Each year for the past 15 years Edge has posed a weighty question to a group of scientists, researchers, philosophers, mathematicians and thinkers. For 2012, Edge asked the question, “What Is Your Favorite Deep, Elegant, or Beautiful Explanation?”, to 192 of our best and brightest. Back came 192 different and no-less wonderful answers. We can post but a snippet here, so please visit the Edge, and then make a note to buy the book (it’s not available yet).
Read the entire article here.
The Mysterious Coherence Between Fundamental Physics and Mathematics
Peter Woit, Mathematical Physicist, Columbia University; Author, Not Even Wrong
Any first course in physics teaches students that the basic quantities one uses to describe a physical system include energy, momentum, angular momentum and charge. What isn’t explained in such a course is the deep, elegant and beautiful reason why these are important quantities to consider, and why they satisfy conservation laws. It turns out that there’s a general principle at work: for any symmetry of a physical system, you can define an associated observable quantity that comes with a conservation law:
1. The symmetry of time translation gives energy
2. The symmetries of spatial translation give momentum
3. Rotational symmetry gives angular momentum
4. Phase transformation symmetry gives charge
Einstein Explains Why Gravity Is Universal
Sean Carroll, Theoretical Physicist, Caltech; Author, From Eternity to Here: The Quest for the Ultimate Theory of Time
The ancient Greeks believed that heavier objects fall faster than lighter ones. They had good reason to do so; a heavy stone falls quickly, while a light piece of paper flutters gently to the ground. But a thought experiment by Galileo pointed out a flaw. Imagine taking the piece of paper and tying it to the stone. Together, the new system is heavier than either of its components, and should fall faster. But in reality, the piece of paper slows down the descent of the stone.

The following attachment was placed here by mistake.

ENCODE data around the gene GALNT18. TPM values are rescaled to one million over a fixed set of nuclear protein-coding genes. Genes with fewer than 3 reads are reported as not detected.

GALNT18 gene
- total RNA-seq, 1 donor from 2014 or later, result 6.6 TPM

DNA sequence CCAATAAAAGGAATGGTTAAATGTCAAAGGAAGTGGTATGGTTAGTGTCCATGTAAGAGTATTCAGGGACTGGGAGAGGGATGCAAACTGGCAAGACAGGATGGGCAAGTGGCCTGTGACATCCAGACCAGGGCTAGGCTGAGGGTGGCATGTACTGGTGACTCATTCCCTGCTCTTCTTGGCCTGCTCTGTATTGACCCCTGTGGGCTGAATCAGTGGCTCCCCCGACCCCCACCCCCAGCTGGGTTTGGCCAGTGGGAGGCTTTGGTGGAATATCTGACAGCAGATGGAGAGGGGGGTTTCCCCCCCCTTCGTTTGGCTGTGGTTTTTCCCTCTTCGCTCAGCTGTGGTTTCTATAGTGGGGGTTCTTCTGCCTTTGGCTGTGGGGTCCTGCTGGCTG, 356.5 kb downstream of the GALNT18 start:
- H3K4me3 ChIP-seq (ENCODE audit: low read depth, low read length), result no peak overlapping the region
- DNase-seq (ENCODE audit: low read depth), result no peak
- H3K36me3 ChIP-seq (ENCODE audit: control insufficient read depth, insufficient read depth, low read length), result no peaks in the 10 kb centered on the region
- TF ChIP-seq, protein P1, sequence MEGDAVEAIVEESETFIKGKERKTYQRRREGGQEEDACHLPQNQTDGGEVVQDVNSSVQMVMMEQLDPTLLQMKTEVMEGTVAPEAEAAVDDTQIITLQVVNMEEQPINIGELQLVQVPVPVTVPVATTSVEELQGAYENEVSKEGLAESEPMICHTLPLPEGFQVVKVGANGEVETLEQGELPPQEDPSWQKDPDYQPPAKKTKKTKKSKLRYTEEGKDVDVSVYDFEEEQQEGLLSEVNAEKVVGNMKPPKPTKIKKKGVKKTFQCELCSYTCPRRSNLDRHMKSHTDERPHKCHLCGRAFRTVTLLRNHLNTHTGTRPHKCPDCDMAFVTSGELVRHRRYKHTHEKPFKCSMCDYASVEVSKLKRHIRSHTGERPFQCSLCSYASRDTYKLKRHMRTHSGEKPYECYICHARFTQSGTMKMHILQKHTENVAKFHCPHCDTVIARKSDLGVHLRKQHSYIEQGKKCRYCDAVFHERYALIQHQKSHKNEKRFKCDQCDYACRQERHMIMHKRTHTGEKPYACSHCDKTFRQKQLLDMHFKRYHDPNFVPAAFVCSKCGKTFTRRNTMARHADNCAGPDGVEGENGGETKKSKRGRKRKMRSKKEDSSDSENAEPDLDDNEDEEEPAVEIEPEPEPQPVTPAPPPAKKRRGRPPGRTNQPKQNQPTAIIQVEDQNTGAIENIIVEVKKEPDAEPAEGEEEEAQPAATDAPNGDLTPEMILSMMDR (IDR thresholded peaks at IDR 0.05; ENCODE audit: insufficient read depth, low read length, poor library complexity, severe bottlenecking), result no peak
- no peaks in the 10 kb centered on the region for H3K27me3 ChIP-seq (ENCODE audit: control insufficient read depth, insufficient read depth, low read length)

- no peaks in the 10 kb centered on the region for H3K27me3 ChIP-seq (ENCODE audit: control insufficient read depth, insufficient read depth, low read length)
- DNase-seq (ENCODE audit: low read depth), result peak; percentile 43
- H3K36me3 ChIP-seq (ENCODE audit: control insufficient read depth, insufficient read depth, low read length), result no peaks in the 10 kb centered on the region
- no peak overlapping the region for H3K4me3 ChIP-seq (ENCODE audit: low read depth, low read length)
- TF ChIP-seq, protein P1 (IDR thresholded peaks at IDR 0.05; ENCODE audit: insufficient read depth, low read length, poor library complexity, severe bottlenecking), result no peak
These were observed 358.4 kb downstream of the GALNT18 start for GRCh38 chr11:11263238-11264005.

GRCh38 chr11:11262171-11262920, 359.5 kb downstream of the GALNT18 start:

Galileo argued that the rate at which objects fall would actually be a universal quantity, independent of their mass or their composition, if it weren’t for the interference of air resistance. Apollo 15 astronaut Dave Scott once illustrated this point by dropping a feather and a hammer while standing in vacuum on the surface of the Moon; as Galileo predicted, they fell at the same rate.
Subsequently, many scientists wondered why this should be the case. In contrast to gravity, particles in an electric field can respond very differently; positive charges are pushed one way, negative charges the other, and neutral particles not at all. But gravity is universal; everything responds to it in the same way.
Thinking about this problem led Albert Einstein to what he called “the happiest thought of my life.” Imagine an astronaut in a spaceship with no windows, and no other way to peer at the outside world. If the ship were far away from any stars or planets, everything inside would be in free fall, there would be no gravitational field to push them around. But put the ship in orbit around a massive object, where gravity is considerable. Everything inside will still be in free fall: because all objects are affected by gravity in the same way, no one object is pushed toward or away from any other one. Sticking just to what is observed inside the spaceship, there’s no way we could detect the existence of gravity.
True or False: Beauty Is Truth
Judith Rich Harris, Independent Investigator and Theoretician; Author, The Nurture Assumption; No Two Alike: Human Nature and Human Individuality